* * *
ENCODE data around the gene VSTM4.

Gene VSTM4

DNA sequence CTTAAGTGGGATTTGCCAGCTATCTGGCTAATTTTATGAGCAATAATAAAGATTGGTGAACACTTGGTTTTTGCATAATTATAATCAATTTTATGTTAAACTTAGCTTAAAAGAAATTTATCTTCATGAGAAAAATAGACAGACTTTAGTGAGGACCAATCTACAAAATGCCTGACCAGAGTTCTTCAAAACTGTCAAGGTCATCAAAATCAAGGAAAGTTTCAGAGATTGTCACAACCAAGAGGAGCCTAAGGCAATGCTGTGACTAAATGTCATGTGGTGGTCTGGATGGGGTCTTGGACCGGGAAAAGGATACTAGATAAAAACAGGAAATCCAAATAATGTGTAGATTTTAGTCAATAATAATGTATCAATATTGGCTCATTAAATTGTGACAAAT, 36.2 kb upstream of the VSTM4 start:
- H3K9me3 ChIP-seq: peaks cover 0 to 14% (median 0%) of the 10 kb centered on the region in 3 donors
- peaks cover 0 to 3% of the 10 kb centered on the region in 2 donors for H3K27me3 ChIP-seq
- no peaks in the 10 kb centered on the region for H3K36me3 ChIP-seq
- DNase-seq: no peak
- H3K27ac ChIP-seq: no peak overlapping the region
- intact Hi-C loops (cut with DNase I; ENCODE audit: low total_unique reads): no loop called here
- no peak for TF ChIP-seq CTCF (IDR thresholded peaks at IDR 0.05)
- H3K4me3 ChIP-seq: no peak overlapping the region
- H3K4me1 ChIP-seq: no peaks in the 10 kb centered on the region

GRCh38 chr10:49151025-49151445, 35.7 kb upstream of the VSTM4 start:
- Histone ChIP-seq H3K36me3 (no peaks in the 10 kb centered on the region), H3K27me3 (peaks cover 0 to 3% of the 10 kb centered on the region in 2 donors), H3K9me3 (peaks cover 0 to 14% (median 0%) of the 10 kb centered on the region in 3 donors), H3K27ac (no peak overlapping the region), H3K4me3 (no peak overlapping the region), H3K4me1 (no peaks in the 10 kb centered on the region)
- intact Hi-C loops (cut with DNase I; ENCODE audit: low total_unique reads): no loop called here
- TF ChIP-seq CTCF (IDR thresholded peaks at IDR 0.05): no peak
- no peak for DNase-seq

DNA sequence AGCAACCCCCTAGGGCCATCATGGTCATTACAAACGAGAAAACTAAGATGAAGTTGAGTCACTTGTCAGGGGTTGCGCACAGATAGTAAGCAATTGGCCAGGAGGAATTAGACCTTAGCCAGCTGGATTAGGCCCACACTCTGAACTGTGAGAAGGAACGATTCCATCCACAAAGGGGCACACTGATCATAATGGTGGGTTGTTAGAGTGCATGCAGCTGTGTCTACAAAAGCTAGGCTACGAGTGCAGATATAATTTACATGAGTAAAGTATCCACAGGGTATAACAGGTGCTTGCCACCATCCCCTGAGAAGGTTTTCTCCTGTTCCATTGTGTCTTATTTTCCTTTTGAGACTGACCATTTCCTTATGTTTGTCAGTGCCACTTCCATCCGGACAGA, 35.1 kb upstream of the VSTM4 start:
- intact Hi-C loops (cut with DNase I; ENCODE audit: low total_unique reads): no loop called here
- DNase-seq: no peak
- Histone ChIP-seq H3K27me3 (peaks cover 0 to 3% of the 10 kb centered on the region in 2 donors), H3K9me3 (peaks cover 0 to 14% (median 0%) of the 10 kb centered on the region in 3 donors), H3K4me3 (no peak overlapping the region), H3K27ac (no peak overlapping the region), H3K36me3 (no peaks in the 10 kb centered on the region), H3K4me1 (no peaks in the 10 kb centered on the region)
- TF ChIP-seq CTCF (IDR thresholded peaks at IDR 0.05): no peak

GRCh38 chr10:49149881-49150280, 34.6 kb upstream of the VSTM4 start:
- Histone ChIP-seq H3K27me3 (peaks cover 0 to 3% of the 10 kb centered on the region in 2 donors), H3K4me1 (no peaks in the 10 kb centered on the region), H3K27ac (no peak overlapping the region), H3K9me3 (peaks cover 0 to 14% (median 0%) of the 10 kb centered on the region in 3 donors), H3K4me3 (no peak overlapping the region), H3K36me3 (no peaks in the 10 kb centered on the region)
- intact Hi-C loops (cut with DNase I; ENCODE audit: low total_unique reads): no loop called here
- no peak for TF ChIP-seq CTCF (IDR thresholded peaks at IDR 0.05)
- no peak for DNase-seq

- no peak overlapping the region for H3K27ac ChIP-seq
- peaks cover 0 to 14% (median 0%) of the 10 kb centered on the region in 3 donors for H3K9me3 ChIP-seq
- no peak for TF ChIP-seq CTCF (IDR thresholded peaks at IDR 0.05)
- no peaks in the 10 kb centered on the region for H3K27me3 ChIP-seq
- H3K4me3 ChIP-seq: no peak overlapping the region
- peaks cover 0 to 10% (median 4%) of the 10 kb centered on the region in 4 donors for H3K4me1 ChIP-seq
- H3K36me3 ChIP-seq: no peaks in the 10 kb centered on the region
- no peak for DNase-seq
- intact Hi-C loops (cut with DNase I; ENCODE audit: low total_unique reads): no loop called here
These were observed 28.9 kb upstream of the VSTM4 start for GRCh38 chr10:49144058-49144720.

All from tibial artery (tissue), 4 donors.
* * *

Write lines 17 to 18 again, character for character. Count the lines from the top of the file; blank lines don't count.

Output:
- no peak for DNase-seq

DNA sequence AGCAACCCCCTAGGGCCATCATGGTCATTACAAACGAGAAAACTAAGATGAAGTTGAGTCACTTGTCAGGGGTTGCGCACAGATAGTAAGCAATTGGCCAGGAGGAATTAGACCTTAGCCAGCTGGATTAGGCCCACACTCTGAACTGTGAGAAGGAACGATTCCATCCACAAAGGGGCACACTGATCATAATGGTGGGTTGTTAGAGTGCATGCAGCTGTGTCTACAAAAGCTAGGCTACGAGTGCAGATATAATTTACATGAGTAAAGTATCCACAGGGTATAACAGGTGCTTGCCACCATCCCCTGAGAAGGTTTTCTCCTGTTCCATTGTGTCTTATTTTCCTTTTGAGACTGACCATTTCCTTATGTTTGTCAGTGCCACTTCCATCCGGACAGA, 35.1 kb upstream of the VSTM4 start: